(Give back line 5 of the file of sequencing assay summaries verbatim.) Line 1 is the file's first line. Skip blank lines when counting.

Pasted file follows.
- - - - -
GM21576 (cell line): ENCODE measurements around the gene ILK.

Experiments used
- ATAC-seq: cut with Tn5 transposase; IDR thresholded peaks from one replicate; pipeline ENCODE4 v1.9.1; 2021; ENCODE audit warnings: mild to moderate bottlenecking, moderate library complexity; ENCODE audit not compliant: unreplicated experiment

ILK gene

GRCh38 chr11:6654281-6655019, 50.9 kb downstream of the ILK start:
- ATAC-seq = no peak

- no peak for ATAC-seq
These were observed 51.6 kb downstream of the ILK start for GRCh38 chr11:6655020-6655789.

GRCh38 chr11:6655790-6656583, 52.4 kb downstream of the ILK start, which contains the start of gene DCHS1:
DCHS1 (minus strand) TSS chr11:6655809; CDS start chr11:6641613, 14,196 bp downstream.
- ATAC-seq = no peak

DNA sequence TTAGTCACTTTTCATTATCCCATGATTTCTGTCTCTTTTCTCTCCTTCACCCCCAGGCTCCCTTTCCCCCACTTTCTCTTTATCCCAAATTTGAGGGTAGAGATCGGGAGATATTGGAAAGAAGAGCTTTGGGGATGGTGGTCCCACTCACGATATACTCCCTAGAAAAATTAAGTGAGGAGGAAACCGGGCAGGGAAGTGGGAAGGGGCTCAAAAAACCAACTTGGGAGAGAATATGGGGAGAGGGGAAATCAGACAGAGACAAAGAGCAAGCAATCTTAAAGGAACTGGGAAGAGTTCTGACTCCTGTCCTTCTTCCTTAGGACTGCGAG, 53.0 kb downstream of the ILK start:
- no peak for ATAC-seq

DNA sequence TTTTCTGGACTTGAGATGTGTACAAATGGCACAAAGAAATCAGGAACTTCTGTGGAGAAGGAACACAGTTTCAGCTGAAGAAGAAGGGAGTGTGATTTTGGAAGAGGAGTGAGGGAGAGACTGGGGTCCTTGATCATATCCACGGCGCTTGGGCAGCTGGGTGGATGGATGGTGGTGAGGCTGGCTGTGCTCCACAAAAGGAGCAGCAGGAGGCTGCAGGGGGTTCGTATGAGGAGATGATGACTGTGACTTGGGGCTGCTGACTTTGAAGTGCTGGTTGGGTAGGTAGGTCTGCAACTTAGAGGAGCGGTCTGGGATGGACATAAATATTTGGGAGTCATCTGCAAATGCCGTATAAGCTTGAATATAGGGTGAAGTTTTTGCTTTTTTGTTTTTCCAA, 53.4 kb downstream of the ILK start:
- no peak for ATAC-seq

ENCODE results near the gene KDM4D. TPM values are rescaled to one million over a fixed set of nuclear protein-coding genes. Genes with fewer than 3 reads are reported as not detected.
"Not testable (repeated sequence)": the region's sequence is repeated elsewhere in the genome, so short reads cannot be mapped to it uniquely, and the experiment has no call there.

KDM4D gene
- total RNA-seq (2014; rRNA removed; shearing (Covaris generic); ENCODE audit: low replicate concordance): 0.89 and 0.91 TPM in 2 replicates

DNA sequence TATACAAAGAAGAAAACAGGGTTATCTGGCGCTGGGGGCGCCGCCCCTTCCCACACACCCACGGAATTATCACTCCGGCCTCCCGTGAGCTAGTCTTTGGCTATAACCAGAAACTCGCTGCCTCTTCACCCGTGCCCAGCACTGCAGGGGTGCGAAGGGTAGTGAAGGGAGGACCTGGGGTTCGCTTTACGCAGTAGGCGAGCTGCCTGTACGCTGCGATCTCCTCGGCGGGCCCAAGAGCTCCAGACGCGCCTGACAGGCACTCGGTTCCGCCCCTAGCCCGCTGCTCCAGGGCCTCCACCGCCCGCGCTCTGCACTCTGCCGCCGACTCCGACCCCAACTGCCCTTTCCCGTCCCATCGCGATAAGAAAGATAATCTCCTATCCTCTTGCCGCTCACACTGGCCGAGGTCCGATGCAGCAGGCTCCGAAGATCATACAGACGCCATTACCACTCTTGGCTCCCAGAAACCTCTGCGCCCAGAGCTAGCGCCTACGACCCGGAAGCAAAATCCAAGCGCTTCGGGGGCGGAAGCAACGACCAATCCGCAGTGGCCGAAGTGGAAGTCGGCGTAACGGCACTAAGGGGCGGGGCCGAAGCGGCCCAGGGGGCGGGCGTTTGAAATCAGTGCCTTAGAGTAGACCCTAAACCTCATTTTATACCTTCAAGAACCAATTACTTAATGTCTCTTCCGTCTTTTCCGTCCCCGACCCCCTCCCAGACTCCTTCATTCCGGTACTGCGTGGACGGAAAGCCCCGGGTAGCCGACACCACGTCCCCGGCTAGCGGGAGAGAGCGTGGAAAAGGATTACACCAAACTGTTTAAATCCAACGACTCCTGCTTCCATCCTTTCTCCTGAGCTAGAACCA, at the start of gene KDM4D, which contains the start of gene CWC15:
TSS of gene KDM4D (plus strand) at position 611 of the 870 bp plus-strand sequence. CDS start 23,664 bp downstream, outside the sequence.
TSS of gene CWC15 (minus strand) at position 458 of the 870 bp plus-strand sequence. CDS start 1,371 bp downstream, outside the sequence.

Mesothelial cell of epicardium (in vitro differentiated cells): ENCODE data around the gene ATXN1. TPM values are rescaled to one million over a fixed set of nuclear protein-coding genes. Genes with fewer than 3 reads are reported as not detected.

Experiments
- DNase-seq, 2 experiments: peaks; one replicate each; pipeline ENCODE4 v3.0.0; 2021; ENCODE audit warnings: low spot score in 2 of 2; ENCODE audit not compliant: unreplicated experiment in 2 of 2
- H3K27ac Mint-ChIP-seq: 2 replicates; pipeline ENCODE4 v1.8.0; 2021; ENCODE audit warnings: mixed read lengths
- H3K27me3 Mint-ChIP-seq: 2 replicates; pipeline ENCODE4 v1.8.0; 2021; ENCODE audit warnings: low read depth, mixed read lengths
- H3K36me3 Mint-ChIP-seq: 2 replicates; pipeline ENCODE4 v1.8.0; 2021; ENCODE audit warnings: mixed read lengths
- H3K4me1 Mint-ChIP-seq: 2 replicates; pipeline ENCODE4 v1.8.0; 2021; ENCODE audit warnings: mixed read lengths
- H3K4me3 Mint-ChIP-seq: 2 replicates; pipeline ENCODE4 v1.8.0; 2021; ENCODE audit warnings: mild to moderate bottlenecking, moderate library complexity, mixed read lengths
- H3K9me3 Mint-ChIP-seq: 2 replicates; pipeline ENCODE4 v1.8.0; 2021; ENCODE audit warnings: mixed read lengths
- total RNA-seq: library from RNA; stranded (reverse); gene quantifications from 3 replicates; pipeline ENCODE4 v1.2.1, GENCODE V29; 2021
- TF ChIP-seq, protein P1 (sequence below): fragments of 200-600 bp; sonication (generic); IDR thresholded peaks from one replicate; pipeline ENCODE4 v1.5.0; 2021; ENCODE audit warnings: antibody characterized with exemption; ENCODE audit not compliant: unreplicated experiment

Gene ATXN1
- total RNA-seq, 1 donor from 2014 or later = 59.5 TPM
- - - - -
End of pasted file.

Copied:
GRCh38 chr11:6654281-6655019, 50.9 kb downstream of the ILK start: